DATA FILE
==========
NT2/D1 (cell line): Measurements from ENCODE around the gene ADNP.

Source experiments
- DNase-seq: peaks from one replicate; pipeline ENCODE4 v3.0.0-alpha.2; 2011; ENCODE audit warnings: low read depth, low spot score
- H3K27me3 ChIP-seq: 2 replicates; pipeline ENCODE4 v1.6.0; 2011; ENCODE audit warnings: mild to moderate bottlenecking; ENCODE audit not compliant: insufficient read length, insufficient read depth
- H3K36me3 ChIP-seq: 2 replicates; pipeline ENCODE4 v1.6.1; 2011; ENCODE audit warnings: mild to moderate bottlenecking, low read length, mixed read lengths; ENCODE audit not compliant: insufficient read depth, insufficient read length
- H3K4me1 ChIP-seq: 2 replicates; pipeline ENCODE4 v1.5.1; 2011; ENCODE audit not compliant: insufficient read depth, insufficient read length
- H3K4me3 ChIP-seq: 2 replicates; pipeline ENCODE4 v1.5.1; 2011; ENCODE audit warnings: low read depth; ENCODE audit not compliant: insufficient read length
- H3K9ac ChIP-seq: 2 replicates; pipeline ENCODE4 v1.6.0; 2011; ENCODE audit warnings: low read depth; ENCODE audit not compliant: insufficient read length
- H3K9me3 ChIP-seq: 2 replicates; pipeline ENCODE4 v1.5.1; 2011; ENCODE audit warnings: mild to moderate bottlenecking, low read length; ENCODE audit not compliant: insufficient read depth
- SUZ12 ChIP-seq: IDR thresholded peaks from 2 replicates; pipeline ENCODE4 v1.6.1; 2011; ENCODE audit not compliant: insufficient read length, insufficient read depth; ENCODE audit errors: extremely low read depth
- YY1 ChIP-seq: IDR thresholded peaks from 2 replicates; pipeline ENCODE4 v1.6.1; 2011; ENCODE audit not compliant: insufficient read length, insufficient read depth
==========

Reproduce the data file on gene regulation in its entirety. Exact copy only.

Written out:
NT2/D1 (cell line): Measurements from ENCODE around the gene ADNP.

Source experiments
- DNase-seq: peaks from one replicate; pipeline ENCODE4 v3.0.0-alpha.2; 2011; ENCODE audit warnings: low read depth, low spot score
- H3K27me3 ChIP-seq: 2 replicates; pipeline ENCODE4 v1.6.0; 2011; ENCODE audit warnings: mild to moderate bottlenecking; ENCODE audit not compliant: insufficient read length, insufficient read depth
- H3K36me3 ChIP-seq: 2 replicates; pipeline ENCODE4 v1.6.1; 2011; ENCODE audit warnings: mild to moderate bottlenecking, low read length, mixed read lengths; ENCODE audit not compliant: insufficient read depth, insufficient read length
- H3K4me1 ChIP-seq: 2 replicates; pipeline ENCODE4 v1.5.1; 2011; ENCODE audit not compliant: insufficient read depth, insufficient read length
- H3K4me3 ChIP-seq: 2 replicates; pipeline ENCODE4 v1.5.1; 2011; ENCODE audit warnings: low read depth; ENCODE audit not compliant: insufficient read length
- H3K9ac ChIP-seq: 2 replicates; pipeline ENCODE4 v1.6.0; 2011; ENCODE audit warnings: low read depth; ENCODE audit not compliant: insufficient read length
- H3K9me3 ChIP-seq: 2 replicates; pipeline ENCODE4 v1.5.1; 2011; ENCODE audit warnings: mild to moderate bottlenecking, low read length; ENCODE audit not compliant: insufficient read depth
- SUZ12 ChIP-seq: IDR thresholded peaks from 2 replicates; pipeline ENCODE4 v1.6.1; 2011; ENCODE audit not compliant: insufficient read length, insufficient read depth; ENCODE audit errors: extremely low read depth
- YY1 ChIP-seq: IDR thresholded peaks from 2 replicates; pipeline ENCODE4 v1.6.1; 2011; ENCODE audit not compliant: insufficient read length, insufficient read depth